1. TENNESSEE (5-0-1)
2. GEORGIA (5-0-2)
3. AUBURN (5-2)
Football rivalries being what they are, fans as well as players often spend all week preparing for games. Thus it was that no one was startled when a plane flew low over the LSU campus and air-dropped leaflets referring to the Tigers as "Pussycats," and told them bluntly to "Go to hell." They were signed "Johnny Reb." Emotions in Baton Rouge were further fanned as a tape and film were played throughout the week on radio and TV of Billy Cannon's 89-yard run that beat Mississippi 7-3 back in 1959. At the game itself in Baton Rouge rooting sections from both sides informed each other that they should take up residence in Hades, and once play began Ole Miss added injury to insult by knocking Tiger Quarterback Fred Haynes out of action. When the game—one of the most wide-open offensive battles ever between the two rivals—was over, Mississippi Coach Johnny Vaught referred to it as simply "the damnedest thing I've ever seen."
Ole Miss was led by a young sophomore, Archie Manning, whose 362 yards in total offense was the most ever against an LSU team. Manning, who was on the mark with 24 of 40 passes, threw for a pair of touchdowns as the Rebels overcame a 17-3 LSU lead to outscore the Tigers 27-24. The first of Manning's scoring passes went 65 yards to Floyd Franks and his other went nine yards to Steve Hindman with 55 seconds left.
Georgia players could be forgiven if they acted like so many Linuses who had at long last seen the Great Pumpkin, for the performance by Houston's Paul Gipson was, without a doubt, awe-inspiring. "He's too good for college football," said one of the game's officials. Good as he was—Gipson ran for 230 yards in 37 tries—the Bulldogs came back for 10 points in the fourth period to salvage a 10-10 tie, the final points coming on a 38-yard field goal by Jim McCullough with 12 seconds remaining.
UCLA Coach Tommy Prothro said he was not too concerned about his game against Tennessee because he was more interested in subsequent ones against conference foes. It was just as well, for the Volunteers had a cracking good time of it as they took care of the Bruins 42-18. They had a 35-0 lead before Mickey Cureton ran back a kickoff 99 yards for a touchdown. Pittsburgh's Dave Hart would be happy with a win of any sort. Alas, Miami disposed of the Panthers 48-0 as David Olivo made good on 16 of 23 passes—10 in a row at one stage—and Jim Huff kicked two field goals and five extra points. "I guess," said Hart sarcastically, "their kicker needed the practice."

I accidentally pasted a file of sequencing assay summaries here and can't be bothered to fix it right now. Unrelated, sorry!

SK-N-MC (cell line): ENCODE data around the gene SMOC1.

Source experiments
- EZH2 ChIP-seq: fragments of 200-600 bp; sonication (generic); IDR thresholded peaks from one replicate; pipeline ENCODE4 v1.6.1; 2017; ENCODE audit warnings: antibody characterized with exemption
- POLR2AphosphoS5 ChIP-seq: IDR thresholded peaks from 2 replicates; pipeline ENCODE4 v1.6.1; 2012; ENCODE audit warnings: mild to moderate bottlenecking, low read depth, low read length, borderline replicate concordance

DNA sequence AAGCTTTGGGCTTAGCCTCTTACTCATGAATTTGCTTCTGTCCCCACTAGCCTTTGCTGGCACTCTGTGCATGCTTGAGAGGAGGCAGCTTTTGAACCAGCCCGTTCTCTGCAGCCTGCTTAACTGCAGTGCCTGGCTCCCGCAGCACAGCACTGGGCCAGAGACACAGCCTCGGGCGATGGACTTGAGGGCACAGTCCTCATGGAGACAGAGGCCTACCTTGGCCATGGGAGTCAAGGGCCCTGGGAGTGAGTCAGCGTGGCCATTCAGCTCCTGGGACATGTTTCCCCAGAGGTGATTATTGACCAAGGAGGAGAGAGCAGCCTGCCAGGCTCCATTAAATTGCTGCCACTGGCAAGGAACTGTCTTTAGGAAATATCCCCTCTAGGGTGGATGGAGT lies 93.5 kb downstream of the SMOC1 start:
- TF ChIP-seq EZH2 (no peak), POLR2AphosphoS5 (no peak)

Auburn took over first place in the Southeastern Conference, battling back to defeat Florida 24-13 as Loran Carter passed for three touchdowns. Alabama scored four of the first five times it had the ball, but as Coach Bear Bryant put it, "If the defense hadn't rose up, we'd have been beaten." The defense rose up just enough to give the Tide a 20-13 victory over Mississippi State. Vanderbilt beat Tulane 21-7 behind the passing of John Miller.
North Carolina State came within 53 seconds of wrapping up the Atlantic Coast Conference title only to have Clemson score, and the Tigers' 24-19 win gave them a 2-0-1 conference record and first place. Even Tiger Coach Frank Howard, who says that if fans are interested in passing they should go to basketball games, had to admit that forward passing was not all that bad as his Billy Amnions' tosses highlighted the winning 69-yard drive.
Spectacular individual offensive performances also led Wake Forest and South Carolina to ACC wins. Quarterback Freddie Summers of the Deacons accounted for 310 yards on offense, including a 90-yard touchdown gallop, as Wake Forest defeated Maryland 38-14. Virginia was upset by the Gamecocks 49-28 as Tommy Suggs passed for five touchdowns. Independent Georgia Tech was surprised by Duke 46-30 when Phil Asack ran for three scores.
Virginia Tech stole six passes, recovered a Florida State fumble and converted those plays into five touchdowns—one an 88-yard run by Ken Edwards—and a 40-22 win. The Gobblers also managed to limit All-America Flanker Ron Sellers to four receptions.